obey and what laws not to obey. It
is clear to me that the Law of Moses, in its entirety does not apply to
15 expresses the miraculous way that God looked after
15 also states the reason why God freed
light of the miracles spoken of in the last verse, verse 16 tells us
that the forefathers of these Jews "became arrogant".
The result of this arrogance was the fact that they did not obey
the commands of their God. That
is what arrogance leads to. It
leads to independence from God. That
is still true today.
17 repeats the fact that
17 also says that while the Jews were wandering in the wilderness for
all those years after they had been set free by God, they appointed a
new leader because they wanted him to help them return to Egypt, return
to slavery. How true that
in verse 17 we see that God is a gracious God, full of compassion and
slow to anger. Note here
that God is slow to anger. It
does not say that He does not get angry, because He does.
The thought here is that God would rather express love than
anger, and He goes out of His way to do so, but at some point He will
express anger. Expression of
God's anger in judgment is what much of the end of this age is all
18 shows us the extent of God's love. Israel
made for themselves an idol of gold after leaving
19 continues on the thought that God did not abandon Israel
in their wanderings in the wilderness.
This is interesting in light of modern day
did God show His love to
21 tells us how many years
verse 22 to 25 the praise to God continues.
It states that
problem about this position is that it seems to neglect all the things
God spoke to and about Israel
prophetically after she inherited the land and numbers were as the stars
in the sky. All the prophets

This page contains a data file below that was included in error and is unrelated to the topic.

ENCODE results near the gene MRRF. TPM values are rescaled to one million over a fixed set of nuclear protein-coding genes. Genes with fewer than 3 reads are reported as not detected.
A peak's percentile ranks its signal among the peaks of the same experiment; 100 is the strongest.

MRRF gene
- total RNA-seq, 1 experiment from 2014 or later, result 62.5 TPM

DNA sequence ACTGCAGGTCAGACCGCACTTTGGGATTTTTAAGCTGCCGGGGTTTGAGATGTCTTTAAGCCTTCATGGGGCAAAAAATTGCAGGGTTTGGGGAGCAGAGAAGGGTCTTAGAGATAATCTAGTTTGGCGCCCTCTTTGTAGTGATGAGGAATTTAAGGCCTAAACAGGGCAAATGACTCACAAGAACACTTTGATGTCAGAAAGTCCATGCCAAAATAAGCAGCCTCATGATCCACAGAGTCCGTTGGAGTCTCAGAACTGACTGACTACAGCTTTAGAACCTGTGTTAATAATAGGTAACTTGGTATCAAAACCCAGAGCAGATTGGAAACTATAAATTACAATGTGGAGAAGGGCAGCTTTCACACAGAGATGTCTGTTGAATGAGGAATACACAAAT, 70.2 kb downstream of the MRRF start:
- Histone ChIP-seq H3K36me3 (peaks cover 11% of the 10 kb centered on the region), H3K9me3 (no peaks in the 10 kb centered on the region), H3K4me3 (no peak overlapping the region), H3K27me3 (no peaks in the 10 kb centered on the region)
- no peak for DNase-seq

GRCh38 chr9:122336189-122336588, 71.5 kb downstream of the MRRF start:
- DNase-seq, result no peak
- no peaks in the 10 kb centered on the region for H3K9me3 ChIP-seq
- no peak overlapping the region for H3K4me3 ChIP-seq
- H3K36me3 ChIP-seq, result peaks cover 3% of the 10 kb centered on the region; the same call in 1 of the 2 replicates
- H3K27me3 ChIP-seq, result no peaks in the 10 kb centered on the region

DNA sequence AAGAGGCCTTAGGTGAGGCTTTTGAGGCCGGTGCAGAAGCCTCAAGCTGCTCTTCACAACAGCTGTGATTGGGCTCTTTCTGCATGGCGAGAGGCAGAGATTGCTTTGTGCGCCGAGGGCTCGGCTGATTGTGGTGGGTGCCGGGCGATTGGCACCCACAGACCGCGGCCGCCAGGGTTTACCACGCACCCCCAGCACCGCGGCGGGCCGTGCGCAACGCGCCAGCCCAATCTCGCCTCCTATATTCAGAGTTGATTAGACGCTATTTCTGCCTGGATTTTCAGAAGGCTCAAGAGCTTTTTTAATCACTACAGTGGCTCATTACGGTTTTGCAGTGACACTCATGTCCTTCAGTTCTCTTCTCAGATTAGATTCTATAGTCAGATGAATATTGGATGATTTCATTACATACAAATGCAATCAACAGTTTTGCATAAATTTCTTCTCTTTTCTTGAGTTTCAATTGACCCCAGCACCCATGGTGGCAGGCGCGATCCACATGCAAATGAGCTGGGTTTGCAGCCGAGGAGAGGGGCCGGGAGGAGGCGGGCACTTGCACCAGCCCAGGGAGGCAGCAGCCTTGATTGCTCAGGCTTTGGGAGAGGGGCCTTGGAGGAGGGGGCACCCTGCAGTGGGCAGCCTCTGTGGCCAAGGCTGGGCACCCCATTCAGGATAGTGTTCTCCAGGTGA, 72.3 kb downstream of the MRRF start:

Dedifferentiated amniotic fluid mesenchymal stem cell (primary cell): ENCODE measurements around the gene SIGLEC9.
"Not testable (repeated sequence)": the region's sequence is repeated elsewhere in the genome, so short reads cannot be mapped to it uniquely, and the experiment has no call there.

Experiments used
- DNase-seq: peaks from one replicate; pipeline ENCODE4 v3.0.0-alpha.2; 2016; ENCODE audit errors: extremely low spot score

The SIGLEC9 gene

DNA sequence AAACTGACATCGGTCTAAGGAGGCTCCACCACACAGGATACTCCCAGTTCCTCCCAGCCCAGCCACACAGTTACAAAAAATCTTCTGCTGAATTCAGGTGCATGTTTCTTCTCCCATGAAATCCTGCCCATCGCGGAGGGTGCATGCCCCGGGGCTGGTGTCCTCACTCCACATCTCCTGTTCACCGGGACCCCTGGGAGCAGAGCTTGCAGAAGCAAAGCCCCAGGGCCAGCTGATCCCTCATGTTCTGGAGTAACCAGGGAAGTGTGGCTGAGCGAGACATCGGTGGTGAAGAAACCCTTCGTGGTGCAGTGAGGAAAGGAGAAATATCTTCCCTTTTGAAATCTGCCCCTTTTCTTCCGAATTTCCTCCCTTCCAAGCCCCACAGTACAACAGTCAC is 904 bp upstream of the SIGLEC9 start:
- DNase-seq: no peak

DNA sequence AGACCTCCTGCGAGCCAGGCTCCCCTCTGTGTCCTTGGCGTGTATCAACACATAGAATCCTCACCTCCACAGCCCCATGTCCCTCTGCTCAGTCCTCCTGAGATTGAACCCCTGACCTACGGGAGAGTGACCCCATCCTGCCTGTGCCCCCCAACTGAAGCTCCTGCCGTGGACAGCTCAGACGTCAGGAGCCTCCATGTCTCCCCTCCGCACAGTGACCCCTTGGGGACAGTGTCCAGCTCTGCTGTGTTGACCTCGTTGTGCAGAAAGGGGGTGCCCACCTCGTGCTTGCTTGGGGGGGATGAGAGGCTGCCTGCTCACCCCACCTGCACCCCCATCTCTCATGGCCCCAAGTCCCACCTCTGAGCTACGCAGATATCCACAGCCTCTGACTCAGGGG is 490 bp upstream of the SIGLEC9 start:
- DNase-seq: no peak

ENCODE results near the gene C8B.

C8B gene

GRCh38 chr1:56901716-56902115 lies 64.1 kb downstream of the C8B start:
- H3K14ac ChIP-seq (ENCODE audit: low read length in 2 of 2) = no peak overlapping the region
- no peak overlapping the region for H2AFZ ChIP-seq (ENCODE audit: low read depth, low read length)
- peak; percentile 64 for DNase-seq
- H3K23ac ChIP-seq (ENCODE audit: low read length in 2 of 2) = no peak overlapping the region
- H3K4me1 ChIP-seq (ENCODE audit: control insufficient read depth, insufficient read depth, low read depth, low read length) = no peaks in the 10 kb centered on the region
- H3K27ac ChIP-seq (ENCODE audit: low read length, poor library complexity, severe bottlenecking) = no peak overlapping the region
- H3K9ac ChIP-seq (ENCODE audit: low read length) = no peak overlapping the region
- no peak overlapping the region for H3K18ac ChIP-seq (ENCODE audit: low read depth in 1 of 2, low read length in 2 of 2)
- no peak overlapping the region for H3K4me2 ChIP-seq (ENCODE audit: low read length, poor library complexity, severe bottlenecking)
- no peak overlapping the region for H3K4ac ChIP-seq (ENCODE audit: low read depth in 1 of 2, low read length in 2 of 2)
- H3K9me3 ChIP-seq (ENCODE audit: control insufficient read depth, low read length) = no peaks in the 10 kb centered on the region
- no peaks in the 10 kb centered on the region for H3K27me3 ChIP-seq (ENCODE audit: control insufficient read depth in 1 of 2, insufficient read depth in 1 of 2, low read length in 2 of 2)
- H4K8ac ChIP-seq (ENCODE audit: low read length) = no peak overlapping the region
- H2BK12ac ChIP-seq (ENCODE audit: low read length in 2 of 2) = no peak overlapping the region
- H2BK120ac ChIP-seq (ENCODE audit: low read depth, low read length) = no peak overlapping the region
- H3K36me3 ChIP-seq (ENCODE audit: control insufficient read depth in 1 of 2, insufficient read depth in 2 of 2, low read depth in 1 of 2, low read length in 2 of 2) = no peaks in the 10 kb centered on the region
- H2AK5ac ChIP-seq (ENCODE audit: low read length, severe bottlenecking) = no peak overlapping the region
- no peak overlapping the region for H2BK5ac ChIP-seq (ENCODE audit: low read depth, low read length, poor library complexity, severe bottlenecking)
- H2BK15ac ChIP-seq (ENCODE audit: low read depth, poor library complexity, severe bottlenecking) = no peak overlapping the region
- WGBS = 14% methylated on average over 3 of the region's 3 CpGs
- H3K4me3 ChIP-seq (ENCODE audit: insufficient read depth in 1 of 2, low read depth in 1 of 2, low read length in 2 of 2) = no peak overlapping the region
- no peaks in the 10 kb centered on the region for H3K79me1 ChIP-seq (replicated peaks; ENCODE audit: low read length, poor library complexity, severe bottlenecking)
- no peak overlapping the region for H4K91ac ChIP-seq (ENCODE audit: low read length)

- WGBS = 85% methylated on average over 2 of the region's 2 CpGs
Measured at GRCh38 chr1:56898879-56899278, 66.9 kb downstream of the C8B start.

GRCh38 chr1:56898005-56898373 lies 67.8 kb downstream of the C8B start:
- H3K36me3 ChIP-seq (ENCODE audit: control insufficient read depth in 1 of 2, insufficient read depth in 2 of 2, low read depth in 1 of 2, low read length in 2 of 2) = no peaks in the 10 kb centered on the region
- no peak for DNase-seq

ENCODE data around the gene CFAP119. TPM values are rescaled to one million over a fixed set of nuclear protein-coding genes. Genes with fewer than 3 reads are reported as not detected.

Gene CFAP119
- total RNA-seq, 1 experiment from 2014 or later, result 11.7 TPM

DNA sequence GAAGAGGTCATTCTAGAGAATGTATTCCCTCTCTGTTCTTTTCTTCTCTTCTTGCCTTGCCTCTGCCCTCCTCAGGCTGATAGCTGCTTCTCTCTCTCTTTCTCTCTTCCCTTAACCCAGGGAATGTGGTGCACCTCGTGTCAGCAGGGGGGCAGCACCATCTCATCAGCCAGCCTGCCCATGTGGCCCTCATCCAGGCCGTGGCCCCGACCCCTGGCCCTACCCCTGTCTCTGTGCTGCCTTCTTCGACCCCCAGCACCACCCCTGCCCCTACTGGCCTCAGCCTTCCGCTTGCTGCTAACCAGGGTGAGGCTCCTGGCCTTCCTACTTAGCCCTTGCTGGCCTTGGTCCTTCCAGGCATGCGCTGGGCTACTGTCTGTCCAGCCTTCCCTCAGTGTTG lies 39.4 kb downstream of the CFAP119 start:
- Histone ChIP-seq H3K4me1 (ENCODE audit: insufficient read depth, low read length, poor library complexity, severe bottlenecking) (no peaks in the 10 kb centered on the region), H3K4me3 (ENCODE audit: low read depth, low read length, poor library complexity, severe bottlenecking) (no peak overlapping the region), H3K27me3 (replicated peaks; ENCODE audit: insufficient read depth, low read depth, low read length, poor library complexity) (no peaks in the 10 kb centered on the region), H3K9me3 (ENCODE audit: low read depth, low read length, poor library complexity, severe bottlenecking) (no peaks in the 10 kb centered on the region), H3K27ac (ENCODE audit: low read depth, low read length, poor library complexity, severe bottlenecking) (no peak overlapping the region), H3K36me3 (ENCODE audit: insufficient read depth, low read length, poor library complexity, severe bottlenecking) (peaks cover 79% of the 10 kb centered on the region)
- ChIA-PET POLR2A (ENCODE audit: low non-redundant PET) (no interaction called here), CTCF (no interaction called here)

speak of a time that will come when
thinking is called Replacement Theology.
God promised Abraham certain things.
The promise was fulfilled in the glory days of Israel
and don't have to be fulfilled again.
lost what God promised Abraham for good.
I don't believe that.
last phrase of verse 25 says that
of Israel's rebellion against her God verse 27 states that God handed them over
to their enemies. This is
one way that God judges nations, something I still believe He does
today. Nations rise and
fall. Both their rise and
their fall are from the hand of God.
This is exactly what Paul speaks about in the first two
chapters of his letter to Rome. This is a principle of
Scripture. It's not only for
the Jews, but also for the Gentiles.
It's for everyone. If
we seek God, and in these days, seek Him through Jesus, He will be our
God. Yet if we continue to
rebel and walk in our own ways, He will give us over to the sins we like
committing. He will hand us
over and wash His hands of us. This
does not mean that we can't return, because we can.
return is spoken of in the last part of verse 27. The
judgment of God on Israel, that is, God handing them over to their enemies had the desired
effect. They knew they were
in trouble and they saw their error of their ways and repented. Because
of this, God returned to them in love and compassion.
The same can be said of us today.
If we stray from Jesus, and if we repent from our sin, He will
take us back into the fold.
now beginning to see the seesaw effect of Israel
in verse 28. God promises
are fulfilled in them. They
are blessed. They then get
lazy and way too relaxed. They
get self confident which leads to out and out rebellion.
this rebellion comes judgment again.
finds herself in the hands of her enemies again which leads them to
understand that they've messed things up again.
Then they understand the error of their ways and repent again.
With this repentance comes love and compassion again by their
God. As it says here in
verse 28, time and time again the cycle went on.
God's compassion always won out in the end, and it will win out
again for Israel
at the end of this age. God's compassion for
verse 29 you see once again the inherent sinful nature of Israel. They were arrogant, as